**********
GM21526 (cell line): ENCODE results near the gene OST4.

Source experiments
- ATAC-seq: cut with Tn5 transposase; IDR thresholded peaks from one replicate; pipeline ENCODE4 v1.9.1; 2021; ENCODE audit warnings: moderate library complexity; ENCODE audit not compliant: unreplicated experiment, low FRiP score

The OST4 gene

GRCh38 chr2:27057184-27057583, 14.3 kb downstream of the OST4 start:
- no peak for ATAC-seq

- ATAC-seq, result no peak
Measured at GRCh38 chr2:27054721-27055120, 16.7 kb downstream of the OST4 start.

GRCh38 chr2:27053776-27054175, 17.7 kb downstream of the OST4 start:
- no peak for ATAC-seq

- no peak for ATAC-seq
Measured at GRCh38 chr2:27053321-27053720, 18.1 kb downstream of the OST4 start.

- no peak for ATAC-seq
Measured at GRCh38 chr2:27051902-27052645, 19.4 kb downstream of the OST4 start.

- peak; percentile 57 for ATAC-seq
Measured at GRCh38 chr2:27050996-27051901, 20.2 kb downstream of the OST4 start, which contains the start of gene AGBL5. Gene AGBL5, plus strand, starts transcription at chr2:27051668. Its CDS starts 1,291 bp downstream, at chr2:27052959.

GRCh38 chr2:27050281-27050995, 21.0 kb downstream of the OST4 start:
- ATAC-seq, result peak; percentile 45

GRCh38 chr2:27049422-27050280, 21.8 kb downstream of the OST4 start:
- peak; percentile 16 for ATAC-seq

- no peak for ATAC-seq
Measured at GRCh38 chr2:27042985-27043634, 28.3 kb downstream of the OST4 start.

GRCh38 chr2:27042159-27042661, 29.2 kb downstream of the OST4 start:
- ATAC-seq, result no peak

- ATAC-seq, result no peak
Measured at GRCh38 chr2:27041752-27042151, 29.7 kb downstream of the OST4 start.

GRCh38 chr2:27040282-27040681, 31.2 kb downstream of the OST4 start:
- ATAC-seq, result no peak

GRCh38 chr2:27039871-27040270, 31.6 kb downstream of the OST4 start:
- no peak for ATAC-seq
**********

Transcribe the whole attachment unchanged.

GM21526 (cell line): ENCODE results near the gene OST4.

Source experiments
- ATAC-seq: cut with Tn5 transposase; IDR thresholded peaks from one replicate; pipeline ENCODE4 v1.9.1; 2021; ENCODE audit warnings: moderate library complexity; ENCODE audit not compliant: unreplicated experiment, low FRiP score

The OST4 gene

GRCh38 chr2:27057184-27057583, 14.3 kb downstream of the OST4 start:
- no peak for ATAC-seq

- ATAC-seq, result no peak
Measured at GRCh38 chr2:27054721-27055120, 16.7 kb downstream of the OST4 start.

GRCh38 chr2:27053776-27054175, 17.7 kb downstream of the OST4 start:
- no peak for ATAC-seq

- no peak for ATAC-seq
Measured at GRCh38 chr2:27053321-27053720, 18.1 kb downstream of the OST4 start.

- no peak for ATAC-seq
Measured at GRCh38 chr2:27051902-27052645, 19.4 kb downstream of the OST4 start.

- peak; percentile 57 for ATAC-seq
Measured at GRCh38 chr2:27050996-27051901, 20.2 kb downstream of the OST4 start, which contains the start of gene AGBL5. Gene AGBL5, plus strand, starts transcription at chr2:27051668. Its CDS starts 1,291 bp downstream, at chr2:27052959.

GRCh38 chr2:27050281-27050995, 21.0 kb downstream of the OST4 start:
- ATAC-seq, result peak; percentile 45

GRCh38 chr2:27049422-27050280, 21.8 kb downstream of the OST4 start:
- peak; percentile 16 for ATAC-seq

- no peak for ATAC-seq
Measured at GRCh38 chr2:27042985-27043634, 28.3 kb downstream of the OST4 start.

GRCh38 chr2:27042159-27042661, 29.2 kb downstream of the OST4 start:
- ATAC-seq, result no peak

- ATAC-seq, result no peak
Measured at GRCh38 chr2:27041752-27042151, 29.7 kb downstream of the OST4 start.

GRCh38 chr2:27040282-27040681, 31.2 kb downstream of the OST4 start:
- ATAC-seq, result no peak

GRCh38 chr2:27039871-27040270, 31.6 kb downstream of the OST4 start:
- no peak for ATAC-seq